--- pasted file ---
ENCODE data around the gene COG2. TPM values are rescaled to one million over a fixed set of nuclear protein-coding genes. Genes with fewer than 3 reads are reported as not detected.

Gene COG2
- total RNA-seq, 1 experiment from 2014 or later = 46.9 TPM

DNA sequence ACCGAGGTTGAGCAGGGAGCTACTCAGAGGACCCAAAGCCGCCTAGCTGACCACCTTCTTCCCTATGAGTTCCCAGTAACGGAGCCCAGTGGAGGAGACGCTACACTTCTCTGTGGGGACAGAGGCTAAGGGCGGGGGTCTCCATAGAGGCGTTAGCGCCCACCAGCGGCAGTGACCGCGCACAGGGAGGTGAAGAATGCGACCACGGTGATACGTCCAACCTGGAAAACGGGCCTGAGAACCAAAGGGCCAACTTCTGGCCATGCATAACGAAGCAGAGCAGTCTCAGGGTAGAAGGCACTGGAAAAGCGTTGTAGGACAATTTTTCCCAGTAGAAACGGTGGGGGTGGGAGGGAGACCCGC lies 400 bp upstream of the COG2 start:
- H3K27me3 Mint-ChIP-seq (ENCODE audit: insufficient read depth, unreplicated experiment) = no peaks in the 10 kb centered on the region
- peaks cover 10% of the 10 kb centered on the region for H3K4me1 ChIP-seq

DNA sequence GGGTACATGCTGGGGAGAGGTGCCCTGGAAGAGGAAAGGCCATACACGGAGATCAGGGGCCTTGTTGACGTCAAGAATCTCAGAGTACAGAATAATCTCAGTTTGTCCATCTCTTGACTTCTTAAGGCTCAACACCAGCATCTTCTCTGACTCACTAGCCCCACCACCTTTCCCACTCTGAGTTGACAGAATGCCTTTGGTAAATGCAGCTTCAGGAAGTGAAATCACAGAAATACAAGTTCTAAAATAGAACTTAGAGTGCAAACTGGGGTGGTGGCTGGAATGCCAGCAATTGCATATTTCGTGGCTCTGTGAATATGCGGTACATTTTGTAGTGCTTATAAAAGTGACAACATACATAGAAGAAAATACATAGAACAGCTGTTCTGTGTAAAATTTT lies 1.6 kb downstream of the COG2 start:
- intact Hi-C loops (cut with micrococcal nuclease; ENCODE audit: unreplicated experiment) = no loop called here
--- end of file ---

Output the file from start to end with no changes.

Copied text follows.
ENCODE data around the gene COG2. TPM values are rescaled to one million over a fixed set of nuclear protein-coding genes. Genes with fewer than 3 reads are reported as not detected.

Gene COG2
- total RNA-seq, 1 experiment from 2014 or later = 46.9 TPM

DNA sequence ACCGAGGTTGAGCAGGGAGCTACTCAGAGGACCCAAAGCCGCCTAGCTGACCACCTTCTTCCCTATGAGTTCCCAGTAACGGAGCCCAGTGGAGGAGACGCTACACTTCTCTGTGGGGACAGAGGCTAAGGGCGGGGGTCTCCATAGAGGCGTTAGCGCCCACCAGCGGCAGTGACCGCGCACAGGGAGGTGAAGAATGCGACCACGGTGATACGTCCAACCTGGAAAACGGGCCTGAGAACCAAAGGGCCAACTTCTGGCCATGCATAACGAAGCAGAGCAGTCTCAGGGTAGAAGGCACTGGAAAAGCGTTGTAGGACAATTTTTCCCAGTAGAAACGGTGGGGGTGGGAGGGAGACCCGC lies 400 bp upstream of the COG2 start:
- H3K27me3 Mint-ChIP-seq (ENCODE audit: insufficient read depth, unreplicated experiment) = no peaks in the 10 kb centered on the region
- peaks cover 10% of the 10 kb centered on the region for H3K4me1 ChIP-seq

DNA sequence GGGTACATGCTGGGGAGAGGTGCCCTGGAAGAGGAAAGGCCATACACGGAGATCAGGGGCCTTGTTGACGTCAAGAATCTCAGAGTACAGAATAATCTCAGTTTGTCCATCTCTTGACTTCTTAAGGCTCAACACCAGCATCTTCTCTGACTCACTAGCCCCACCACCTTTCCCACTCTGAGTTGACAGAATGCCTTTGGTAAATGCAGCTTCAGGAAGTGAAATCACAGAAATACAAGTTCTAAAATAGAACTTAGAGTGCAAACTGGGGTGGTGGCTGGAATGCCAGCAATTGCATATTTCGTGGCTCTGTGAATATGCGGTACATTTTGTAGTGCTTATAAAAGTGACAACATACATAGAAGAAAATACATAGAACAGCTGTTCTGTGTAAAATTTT lies 1.6 kb downstream of the COG2 start:
- intact Hi-C loops (cut with micrococcal nuclease; ENCODE audit: unreplicated experiment) = no loop called here